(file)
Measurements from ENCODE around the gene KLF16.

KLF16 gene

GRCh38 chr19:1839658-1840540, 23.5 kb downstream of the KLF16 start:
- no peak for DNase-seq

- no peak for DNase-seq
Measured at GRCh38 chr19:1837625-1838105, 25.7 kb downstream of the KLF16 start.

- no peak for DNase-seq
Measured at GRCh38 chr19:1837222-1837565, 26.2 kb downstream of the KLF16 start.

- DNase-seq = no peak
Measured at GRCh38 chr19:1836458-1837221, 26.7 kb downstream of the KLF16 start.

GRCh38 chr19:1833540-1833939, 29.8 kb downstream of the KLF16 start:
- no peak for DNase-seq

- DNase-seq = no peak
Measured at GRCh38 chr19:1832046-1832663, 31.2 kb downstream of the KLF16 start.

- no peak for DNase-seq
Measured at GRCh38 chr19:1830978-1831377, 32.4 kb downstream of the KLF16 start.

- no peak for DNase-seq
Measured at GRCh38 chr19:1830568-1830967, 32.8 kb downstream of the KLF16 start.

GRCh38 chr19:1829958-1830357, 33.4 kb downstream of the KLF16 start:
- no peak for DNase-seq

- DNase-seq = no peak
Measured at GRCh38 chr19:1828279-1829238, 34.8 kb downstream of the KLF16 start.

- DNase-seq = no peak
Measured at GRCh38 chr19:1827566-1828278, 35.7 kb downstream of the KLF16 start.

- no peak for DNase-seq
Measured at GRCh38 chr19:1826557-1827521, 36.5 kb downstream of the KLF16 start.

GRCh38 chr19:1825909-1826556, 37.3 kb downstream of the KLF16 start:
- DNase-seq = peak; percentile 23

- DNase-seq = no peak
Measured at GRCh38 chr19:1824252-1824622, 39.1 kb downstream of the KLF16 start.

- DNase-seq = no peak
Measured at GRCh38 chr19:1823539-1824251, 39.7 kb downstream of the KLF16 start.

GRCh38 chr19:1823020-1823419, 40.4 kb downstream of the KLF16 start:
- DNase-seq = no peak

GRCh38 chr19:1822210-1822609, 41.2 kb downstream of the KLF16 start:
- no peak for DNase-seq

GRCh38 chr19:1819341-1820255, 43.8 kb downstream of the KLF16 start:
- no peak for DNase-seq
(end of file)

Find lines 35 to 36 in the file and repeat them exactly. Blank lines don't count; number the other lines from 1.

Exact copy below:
GRCh38 chr19:1822210-1822609, 41.2 kb downstream of the KLF16 start:
- no peak for DNase-seq